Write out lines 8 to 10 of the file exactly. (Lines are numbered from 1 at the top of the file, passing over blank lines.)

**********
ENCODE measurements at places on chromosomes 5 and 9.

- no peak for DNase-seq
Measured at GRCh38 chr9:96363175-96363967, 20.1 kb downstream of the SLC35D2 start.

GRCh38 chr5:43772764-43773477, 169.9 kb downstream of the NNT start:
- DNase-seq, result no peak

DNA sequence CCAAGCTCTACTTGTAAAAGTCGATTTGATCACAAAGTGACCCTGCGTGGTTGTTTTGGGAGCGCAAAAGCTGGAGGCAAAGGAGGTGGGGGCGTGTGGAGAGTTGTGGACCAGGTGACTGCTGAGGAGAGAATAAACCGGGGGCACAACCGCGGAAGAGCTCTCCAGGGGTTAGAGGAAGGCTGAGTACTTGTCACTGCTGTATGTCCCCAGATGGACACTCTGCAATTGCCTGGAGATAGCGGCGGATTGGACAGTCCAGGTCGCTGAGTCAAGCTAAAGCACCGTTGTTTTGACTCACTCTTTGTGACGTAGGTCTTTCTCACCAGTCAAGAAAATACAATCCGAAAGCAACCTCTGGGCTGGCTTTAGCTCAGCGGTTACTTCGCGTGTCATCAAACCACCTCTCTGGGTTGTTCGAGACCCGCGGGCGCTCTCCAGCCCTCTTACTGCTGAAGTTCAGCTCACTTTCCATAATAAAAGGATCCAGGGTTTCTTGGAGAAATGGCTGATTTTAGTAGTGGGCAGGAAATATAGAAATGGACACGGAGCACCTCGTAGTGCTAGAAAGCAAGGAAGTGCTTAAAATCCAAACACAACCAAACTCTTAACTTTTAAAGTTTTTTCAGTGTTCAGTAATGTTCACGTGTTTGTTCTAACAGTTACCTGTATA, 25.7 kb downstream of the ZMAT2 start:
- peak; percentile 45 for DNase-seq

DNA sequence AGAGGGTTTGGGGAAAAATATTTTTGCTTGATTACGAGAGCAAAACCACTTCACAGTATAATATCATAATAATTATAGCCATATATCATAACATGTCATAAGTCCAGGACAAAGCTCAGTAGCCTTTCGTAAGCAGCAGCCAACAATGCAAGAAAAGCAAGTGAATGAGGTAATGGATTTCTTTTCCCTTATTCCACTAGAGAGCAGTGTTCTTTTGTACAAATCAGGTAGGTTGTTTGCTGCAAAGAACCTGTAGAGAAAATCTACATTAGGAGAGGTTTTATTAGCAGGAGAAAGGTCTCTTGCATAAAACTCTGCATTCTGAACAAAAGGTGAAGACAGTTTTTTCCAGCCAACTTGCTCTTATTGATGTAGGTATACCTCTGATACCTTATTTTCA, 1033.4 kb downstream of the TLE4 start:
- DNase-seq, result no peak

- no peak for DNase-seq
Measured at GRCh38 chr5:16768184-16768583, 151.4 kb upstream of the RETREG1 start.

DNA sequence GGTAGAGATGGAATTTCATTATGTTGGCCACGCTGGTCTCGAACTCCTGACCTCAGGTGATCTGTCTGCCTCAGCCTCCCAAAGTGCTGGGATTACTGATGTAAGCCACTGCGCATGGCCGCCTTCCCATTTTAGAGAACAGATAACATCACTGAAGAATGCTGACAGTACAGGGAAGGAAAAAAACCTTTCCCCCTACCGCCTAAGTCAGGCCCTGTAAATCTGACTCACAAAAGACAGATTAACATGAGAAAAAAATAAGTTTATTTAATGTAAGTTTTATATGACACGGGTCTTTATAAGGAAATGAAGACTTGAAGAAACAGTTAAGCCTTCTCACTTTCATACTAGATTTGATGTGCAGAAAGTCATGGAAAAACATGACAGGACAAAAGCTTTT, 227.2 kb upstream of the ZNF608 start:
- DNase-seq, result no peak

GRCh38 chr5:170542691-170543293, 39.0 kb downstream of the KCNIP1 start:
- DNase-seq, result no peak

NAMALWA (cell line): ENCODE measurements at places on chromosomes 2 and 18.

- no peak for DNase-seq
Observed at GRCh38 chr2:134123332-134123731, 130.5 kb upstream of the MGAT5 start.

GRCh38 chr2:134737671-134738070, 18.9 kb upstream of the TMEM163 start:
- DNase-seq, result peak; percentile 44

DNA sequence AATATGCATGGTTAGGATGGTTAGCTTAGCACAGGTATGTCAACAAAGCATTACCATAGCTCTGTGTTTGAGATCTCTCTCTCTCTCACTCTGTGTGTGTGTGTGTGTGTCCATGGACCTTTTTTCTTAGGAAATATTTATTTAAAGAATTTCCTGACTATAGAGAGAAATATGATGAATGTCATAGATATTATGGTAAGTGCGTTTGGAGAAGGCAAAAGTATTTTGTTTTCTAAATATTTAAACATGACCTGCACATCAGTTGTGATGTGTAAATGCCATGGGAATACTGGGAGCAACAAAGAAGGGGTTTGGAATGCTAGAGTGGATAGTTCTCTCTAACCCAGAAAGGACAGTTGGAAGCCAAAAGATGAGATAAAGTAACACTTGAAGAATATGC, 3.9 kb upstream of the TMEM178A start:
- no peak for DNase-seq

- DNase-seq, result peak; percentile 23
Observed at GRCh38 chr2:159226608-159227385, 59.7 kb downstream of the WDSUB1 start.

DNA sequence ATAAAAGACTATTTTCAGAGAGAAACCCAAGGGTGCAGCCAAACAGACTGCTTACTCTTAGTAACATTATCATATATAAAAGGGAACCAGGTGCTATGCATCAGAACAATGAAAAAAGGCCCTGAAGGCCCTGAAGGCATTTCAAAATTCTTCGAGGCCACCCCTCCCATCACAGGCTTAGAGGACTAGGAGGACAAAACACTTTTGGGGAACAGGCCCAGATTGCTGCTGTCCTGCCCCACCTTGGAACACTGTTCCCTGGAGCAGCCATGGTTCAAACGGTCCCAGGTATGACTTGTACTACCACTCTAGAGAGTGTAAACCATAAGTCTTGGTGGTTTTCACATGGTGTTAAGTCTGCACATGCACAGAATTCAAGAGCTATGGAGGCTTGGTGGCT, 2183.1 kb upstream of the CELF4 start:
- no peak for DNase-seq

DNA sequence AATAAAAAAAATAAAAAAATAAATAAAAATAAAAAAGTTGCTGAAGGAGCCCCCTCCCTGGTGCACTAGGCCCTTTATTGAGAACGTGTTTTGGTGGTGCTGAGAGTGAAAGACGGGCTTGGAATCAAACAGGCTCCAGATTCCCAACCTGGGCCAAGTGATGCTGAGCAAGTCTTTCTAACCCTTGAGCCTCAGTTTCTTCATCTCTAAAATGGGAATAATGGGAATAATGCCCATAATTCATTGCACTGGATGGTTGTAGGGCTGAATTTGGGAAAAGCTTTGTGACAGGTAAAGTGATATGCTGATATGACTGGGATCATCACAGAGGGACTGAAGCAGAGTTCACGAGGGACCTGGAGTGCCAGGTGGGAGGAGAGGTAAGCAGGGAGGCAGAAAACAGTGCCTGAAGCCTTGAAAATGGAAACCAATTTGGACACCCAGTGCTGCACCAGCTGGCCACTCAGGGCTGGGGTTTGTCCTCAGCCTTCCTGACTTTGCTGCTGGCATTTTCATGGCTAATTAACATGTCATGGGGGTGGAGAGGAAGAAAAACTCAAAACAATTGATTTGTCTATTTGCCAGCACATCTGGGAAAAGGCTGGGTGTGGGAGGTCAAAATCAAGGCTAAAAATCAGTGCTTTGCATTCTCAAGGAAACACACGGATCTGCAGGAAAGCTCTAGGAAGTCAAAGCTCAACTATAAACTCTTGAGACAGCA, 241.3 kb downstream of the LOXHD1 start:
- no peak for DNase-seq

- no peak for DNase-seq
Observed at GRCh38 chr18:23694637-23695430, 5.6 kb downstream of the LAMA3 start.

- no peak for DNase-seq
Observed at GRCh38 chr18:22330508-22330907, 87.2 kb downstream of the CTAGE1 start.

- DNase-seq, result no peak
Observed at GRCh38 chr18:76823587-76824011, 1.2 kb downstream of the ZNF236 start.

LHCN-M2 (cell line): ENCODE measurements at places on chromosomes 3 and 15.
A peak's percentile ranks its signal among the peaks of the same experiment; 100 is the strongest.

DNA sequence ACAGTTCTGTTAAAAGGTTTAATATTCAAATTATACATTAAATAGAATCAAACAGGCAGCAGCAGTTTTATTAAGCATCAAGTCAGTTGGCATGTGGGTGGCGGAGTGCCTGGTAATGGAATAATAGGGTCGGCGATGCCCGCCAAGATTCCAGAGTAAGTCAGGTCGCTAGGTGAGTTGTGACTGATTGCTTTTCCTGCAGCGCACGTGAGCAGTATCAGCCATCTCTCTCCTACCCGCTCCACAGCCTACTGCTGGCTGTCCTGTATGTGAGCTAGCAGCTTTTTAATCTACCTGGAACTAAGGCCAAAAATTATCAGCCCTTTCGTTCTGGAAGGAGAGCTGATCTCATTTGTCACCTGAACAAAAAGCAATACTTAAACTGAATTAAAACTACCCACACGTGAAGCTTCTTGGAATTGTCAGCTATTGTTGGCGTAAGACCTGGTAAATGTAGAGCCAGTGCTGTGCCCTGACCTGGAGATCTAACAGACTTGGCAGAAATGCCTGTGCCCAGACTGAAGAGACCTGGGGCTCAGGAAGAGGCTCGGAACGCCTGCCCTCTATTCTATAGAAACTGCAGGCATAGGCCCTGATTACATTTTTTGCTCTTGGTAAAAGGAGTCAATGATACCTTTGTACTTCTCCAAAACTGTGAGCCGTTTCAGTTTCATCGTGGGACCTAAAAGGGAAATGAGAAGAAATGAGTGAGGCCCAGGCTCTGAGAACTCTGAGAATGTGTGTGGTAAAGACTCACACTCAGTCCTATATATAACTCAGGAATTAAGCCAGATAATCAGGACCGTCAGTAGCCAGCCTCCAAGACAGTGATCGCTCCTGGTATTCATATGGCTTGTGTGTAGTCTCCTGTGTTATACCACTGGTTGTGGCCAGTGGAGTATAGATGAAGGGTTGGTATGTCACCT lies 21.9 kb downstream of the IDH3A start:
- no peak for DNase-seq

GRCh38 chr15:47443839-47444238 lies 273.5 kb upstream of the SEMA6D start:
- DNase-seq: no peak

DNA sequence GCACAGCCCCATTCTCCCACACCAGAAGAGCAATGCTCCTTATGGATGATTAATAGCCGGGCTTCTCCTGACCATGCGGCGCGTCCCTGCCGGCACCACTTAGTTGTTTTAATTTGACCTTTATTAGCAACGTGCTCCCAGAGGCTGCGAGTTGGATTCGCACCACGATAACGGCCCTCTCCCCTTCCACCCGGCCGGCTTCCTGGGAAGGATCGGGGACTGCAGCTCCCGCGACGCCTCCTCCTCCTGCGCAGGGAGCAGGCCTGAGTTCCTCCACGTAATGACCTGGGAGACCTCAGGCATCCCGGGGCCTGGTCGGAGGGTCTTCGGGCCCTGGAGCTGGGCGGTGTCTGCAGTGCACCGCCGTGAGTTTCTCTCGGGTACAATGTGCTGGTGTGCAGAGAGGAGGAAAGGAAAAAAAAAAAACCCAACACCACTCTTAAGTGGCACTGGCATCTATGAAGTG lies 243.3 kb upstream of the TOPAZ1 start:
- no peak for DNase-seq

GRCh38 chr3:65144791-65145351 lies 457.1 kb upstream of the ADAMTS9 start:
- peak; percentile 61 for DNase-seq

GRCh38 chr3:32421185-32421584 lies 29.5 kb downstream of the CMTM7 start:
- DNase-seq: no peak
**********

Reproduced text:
DNA sequence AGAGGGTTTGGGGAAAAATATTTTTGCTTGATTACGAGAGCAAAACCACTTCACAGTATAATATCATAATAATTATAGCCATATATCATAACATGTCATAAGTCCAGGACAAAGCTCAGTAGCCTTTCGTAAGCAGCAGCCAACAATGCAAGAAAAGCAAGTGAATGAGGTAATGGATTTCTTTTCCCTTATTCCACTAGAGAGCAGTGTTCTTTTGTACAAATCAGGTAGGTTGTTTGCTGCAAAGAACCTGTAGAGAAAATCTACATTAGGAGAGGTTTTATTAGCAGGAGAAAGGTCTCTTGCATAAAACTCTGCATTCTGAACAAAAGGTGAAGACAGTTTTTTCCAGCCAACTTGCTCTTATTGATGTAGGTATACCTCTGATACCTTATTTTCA, 1033.4 kb downstream of the TLE4 start:
- DNase-seq, result no peak

- no peak for DNase-seq